During a lengthy interview with Russian President Vladimir Putinon Sunday's This Week, ABC News host George Stephanopoulos asked Putin about the country's anti-gay laws.
Watch, AFTER THE JUMP...
Acts of protest and acts of propaganda are somewhat different things. They are close, but if we were to look at them from the legal perspective, then protesting a law does not amount to propaganda of sexuality or sexual abuse of children. That's one. Two is that I'd like to ask our colleagues, my colleagues and friends, that as they try to criticize us, they would do well to set their own house in order first. I did say, after all, and this is public knowledge, that in some of the states in the U.S., homosexuality remains a felony.
Stephanopolous replied that "the Supreme Court has struck those laws down."
How are they in a position to criticize us for what is a much softer, liberal approach to these issues than in their own country? I know that this isn't something that can be easily done. This is so because there are a lot of folks in the U.S. who share the view that the legislation in their state or in their nation is appropriate, well grounded, and is in sync with the sentiment of the vast majority of the population...The Russian people have their own cultural code, their own traditions. We don't interfere. Don't stick our noses in their life. And we ask that our traditions and culture are treated with the same respect.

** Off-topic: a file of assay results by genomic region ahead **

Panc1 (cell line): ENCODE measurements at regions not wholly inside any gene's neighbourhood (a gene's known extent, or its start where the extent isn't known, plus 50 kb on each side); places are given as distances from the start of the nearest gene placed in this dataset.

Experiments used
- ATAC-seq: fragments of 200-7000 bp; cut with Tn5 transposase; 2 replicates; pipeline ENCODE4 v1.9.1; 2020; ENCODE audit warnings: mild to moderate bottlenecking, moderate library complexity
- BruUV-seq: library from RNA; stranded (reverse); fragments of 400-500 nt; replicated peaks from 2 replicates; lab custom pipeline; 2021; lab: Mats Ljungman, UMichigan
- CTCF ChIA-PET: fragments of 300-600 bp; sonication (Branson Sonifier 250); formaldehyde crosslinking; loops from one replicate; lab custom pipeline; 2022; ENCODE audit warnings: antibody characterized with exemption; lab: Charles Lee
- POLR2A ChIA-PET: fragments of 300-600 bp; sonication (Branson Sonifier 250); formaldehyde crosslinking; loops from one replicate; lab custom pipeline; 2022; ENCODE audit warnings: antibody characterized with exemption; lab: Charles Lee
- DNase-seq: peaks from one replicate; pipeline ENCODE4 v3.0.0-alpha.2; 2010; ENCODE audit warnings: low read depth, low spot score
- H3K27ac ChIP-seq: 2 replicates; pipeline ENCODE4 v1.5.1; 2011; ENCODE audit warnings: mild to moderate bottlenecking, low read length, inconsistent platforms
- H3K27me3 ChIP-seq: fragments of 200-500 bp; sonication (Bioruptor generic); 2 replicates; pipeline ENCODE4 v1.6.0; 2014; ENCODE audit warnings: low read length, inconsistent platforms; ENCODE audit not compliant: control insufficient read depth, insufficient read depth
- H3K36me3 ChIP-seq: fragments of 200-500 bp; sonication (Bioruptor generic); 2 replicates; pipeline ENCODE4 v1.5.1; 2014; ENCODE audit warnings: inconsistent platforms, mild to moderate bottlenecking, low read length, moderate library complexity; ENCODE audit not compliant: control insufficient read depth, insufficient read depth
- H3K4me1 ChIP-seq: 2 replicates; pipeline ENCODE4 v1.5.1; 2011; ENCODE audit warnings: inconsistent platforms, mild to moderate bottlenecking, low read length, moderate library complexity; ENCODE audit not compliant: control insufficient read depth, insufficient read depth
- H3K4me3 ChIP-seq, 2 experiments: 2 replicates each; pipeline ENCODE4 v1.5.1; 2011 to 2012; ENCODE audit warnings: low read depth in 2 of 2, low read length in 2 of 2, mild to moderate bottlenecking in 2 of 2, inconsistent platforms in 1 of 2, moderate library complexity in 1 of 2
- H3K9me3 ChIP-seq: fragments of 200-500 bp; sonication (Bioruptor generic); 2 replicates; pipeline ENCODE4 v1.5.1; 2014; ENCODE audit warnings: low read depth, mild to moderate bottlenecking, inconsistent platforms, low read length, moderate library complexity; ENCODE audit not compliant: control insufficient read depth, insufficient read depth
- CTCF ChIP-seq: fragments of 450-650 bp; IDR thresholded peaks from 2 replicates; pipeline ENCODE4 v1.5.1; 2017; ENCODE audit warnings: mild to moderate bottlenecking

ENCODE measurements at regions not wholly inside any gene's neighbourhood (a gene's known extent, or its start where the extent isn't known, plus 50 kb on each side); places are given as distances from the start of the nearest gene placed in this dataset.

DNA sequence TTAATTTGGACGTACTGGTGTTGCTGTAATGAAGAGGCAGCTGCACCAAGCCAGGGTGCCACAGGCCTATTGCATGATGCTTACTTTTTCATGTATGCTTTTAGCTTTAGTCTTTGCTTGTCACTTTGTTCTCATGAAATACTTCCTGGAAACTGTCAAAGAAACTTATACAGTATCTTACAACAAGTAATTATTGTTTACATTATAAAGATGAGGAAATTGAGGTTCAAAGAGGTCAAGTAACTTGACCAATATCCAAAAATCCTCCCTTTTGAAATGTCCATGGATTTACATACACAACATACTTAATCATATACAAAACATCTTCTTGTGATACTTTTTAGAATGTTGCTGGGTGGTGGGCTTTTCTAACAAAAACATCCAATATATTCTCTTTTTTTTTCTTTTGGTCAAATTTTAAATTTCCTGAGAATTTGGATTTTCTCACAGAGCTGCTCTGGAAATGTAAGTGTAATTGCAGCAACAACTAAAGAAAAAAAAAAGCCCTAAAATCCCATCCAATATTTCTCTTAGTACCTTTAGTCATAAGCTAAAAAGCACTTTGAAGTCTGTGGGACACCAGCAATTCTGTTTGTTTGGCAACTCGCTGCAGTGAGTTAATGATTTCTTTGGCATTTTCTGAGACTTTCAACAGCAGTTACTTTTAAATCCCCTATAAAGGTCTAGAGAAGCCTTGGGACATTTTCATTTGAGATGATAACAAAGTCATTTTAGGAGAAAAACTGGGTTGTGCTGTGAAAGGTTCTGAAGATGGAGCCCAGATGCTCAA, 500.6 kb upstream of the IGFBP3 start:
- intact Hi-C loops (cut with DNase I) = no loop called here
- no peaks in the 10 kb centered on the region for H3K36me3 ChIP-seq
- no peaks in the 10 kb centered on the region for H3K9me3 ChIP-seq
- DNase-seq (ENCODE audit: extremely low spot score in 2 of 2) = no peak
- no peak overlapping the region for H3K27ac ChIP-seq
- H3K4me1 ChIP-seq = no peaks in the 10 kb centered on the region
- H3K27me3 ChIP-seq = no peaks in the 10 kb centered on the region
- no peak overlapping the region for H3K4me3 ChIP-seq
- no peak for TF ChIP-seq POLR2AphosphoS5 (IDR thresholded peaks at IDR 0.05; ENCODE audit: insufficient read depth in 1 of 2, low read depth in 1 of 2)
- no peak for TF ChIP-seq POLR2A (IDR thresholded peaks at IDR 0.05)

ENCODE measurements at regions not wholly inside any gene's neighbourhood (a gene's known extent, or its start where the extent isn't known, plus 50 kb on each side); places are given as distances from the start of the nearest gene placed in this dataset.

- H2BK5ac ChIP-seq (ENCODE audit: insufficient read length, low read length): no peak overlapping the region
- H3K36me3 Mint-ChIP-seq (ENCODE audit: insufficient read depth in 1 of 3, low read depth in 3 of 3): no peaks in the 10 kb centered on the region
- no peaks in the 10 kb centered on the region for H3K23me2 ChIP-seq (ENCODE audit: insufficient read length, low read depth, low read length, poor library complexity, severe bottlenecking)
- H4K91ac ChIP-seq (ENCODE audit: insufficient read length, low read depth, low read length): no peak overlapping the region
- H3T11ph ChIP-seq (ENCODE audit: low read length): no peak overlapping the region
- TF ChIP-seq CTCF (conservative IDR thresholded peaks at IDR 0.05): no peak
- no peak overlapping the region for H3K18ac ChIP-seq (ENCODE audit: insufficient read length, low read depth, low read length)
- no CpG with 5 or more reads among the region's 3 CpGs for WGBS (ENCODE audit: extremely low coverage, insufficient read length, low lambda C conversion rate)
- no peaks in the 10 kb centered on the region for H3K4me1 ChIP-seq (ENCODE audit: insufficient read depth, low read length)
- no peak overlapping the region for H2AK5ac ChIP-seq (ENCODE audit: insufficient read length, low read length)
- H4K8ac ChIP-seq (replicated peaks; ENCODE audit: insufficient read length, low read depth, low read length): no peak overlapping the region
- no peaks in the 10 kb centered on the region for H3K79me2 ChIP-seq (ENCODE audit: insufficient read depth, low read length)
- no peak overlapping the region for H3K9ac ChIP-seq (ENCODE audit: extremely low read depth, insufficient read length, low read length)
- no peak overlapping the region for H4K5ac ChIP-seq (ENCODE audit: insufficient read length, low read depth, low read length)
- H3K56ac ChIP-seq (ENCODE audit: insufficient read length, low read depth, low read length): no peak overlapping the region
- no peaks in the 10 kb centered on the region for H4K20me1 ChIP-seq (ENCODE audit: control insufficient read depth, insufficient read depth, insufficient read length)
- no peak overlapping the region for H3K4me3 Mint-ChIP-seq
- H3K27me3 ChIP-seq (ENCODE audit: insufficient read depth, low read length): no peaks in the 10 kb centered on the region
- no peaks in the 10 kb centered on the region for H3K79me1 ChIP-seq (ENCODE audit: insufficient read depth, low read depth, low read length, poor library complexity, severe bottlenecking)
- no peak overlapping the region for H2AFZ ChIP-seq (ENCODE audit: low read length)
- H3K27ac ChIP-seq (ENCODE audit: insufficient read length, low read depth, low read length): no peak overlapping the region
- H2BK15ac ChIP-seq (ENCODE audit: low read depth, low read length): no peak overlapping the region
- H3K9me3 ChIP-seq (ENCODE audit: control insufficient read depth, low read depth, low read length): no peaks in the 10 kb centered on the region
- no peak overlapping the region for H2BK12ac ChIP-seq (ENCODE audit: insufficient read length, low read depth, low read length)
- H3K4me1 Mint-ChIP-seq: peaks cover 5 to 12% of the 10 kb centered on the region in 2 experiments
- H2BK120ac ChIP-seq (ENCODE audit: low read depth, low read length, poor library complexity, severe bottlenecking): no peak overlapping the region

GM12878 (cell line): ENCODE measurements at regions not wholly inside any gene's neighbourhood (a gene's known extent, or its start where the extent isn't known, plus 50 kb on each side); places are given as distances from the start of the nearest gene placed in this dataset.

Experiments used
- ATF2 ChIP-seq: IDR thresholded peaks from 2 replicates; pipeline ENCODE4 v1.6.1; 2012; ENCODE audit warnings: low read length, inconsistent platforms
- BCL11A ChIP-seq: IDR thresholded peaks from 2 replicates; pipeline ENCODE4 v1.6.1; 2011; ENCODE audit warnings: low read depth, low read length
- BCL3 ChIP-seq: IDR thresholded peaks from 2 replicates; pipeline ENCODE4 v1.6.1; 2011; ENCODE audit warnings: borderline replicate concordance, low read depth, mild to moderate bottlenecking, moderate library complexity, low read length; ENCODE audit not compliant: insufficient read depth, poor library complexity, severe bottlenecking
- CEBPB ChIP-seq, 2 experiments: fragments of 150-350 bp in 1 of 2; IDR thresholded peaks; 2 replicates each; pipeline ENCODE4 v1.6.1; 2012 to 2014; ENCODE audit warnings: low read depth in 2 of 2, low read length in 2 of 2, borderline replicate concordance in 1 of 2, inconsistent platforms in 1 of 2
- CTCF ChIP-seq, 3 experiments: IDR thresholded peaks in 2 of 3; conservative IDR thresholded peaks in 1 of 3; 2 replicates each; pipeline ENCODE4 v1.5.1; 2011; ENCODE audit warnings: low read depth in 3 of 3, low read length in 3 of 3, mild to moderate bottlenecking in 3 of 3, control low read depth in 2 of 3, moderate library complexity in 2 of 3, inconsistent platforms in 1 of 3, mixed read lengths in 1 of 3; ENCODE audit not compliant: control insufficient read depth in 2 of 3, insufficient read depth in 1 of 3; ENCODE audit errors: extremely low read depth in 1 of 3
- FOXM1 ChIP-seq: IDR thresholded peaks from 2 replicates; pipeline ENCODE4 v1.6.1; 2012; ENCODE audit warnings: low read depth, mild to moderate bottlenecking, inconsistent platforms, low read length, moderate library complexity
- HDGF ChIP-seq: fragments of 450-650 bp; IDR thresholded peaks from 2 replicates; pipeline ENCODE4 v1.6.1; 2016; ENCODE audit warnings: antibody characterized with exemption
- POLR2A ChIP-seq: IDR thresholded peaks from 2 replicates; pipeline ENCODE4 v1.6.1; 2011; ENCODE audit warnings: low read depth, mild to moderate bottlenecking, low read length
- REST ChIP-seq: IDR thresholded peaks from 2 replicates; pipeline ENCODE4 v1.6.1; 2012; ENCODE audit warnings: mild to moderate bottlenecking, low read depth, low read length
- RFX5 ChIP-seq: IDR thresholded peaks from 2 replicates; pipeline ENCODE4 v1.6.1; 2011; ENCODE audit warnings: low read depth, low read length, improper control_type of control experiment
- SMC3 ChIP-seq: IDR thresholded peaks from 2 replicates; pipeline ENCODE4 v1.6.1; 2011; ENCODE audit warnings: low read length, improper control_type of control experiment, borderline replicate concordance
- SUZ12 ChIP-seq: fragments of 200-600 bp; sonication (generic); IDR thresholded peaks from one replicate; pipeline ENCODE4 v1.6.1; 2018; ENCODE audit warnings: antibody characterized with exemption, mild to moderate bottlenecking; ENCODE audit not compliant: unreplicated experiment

Finally, Putin tried to turn the conversation to countries with stricter anti-gay laws:
Russia does not criminally prosecute people for being gay, unlike in over one-third of the world's nations. Seventy of the world's nations consider homosexual behavior a crime. Seven out of the 70 use capital punishment for homosexuality. What does it mean? Does it mean we need to cancel any major international sports events in those countries? Probably not.
Watch the segment, AFTER THE JUMP...